Homer's Travels: Book: Richard Ward's "Virgin Trails: A Secular Pilgrimage"

Saturday, May 15, 2010

Book: Richard Ward's "Virgin Trails: A Secular Pilgrimage"

The Best Man loaned us my latest read, Richard Ward's "Virgin Trails: A Secular Pilgrimage".  He thought the Wife and I might find it interesting and he was right.

The book follows the author as he visits various European sites with connections to Mary (mother of Jesus).  He gets the idea while visiting a chapel near Finisterre, a place I may visit after the Way of Saint James (haven't decided if I will walk the extra 60 miles or use some other mode of transportation).

He then travels to Paris, Lourdes, Fatima, Rome, and other places including walking the Way of Saint James (the Camino).  I have to say that I was most interested in the chapter about the Camino.  He has an internal debate that I have had many times while on a trail: Is it better to walk alone or with a group.  Alone gives you time to think, to contemplate the scenery along the trail, and, especially true concerning a pilgrimage, to consider why you are putting yourself through this particular ordeal.  Hiking with a group gives you someone to share the experience and you can often glean information that you may not know from one of your companions.  Ward notes that when he walked with people he was distracted from the Camino and that the conversations tended to be about things completely unrelated to the Camino like their lives back home and their jobs.  In the end he walked mostly alone, saving the social interaction for the towns, albergues, and bars.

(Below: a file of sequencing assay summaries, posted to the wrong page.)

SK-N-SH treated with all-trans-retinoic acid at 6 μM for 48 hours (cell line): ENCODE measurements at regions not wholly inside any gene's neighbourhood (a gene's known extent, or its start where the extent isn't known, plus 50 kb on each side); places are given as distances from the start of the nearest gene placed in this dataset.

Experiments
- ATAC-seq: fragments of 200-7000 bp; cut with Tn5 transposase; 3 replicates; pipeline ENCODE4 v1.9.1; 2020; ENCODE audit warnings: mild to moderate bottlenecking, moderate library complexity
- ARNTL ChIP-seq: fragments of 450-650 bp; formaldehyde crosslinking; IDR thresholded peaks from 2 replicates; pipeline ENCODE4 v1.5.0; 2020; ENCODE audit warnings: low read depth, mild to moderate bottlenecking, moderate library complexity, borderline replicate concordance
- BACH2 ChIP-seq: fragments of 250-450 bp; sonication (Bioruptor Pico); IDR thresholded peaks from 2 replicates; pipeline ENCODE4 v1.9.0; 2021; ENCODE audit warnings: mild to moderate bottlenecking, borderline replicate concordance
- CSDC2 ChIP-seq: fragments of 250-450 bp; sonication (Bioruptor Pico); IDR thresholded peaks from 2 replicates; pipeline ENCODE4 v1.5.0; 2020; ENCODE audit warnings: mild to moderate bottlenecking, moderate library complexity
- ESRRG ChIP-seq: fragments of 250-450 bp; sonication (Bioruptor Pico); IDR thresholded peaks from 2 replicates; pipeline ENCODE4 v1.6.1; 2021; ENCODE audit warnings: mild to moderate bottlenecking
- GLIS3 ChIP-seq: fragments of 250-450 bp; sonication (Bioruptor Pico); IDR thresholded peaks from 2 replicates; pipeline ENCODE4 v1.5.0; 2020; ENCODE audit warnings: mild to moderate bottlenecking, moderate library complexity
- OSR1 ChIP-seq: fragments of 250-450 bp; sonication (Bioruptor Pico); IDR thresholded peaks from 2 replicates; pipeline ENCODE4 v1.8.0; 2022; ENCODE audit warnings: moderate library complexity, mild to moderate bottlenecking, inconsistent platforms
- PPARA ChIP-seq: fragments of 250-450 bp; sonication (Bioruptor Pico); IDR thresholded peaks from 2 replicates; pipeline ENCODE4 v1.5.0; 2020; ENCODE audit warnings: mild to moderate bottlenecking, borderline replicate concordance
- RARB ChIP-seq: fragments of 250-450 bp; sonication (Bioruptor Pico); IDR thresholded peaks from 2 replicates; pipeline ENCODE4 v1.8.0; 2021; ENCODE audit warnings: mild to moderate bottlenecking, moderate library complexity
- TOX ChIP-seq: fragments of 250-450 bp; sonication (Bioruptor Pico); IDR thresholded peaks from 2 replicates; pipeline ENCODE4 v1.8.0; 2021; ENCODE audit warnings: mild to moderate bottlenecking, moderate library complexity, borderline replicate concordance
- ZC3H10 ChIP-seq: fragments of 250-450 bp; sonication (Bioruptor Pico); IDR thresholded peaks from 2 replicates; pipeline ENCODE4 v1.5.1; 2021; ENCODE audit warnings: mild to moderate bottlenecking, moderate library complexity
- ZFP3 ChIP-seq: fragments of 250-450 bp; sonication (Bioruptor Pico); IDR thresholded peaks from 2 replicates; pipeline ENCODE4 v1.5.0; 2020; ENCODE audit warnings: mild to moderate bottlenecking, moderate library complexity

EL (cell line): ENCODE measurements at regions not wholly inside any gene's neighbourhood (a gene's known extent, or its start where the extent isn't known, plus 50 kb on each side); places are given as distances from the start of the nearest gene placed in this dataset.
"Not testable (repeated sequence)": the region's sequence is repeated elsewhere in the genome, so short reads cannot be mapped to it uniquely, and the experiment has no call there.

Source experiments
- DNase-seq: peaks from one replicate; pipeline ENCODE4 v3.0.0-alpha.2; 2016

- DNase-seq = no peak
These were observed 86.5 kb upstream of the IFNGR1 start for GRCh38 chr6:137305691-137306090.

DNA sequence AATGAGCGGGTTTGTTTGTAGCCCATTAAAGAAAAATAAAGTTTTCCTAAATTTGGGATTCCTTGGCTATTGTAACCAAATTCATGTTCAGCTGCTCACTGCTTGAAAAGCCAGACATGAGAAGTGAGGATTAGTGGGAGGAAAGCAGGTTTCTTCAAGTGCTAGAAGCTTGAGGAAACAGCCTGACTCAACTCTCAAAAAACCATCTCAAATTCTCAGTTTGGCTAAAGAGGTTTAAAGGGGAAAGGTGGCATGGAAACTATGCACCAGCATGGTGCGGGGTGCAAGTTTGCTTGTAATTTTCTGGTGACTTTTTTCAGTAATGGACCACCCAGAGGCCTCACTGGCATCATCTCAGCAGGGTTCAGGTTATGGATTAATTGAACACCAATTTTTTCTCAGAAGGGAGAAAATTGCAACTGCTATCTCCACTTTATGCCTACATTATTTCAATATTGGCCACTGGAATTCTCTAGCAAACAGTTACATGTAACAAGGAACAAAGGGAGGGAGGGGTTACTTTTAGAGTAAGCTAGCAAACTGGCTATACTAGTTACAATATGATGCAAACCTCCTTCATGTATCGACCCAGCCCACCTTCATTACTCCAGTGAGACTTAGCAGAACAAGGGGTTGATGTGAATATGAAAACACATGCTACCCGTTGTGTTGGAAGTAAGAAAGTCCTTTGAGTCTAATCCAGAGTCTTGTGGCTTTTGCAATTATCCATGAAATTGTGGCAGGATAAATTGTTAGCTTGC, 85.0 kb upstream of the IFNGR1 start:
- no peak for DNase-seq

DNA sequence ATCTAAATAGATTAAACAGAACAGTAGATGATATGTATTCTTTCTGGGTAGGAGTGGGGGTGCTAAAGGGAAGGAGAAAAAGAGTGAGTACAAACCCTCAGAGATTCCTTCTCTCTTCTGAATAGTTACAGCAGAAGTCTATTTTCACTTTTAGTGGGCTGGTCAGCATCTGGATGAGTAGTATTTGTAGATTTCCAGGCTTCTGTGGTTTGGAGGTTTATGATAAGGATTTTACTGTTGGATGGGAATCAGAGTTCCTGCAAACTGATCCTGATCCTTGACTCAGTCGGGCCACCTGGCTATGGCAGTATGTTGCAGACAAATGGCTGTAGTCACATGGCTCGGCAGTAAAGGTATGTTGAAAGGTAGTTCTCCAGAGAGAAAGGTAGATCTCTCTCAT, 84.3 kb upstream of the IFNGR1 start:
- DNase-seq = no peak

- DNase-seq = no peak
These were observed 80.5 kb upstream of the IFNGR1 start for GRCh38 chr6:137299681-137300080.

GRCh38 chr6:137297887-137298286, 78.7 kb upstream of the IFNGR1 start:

He also separated the racers from the true pilgrims.  The racers just want to get to the next stopping point.  The walk is just that , a long walk.  The pilgrim, even the secular ones, stop along the way to study their surroundings.  They visit churches, monasteries, old roman bridges, and other interesting things along the Camino.  I can often be a racer.  Who knows what I've missed on the trail.  I often have to remind myself to look up and notice the world around me.  When I do the Camino, a want to be a pilgrim.

The subtitle of the book implies that Ward is an atheist.  He says so several times in the book but not excessively though.  As I read the book, I wondered just how much of an atheist he was.  He seemed a little too interested in Mary to be completely secular.  Maybe it was just a cultural fascination but I wonder if there was a spark of 'I want to believe' in there.

The book is interesting though, as a study of Mary sites, it seems rather limited.  I suppose a comprehensive book about places dedicated to Mary would span several tomes.  But even with the necessity to limit it to a hand full of places, the book was still interesting.  I would recommend it.


  1. Traveling alone except for bars - I think that may be my new travel mantra!

  2. If I remember the title when I am near books I think I'd like reading this one.

  3. JaG: It was interesting. Most of the book is about Lourdes and the Camino (Those are the longest chapters). He's got a conventional travelogue 'voice' that is easy to read. The book doesn't stand out in my opinion but it is an adequate read.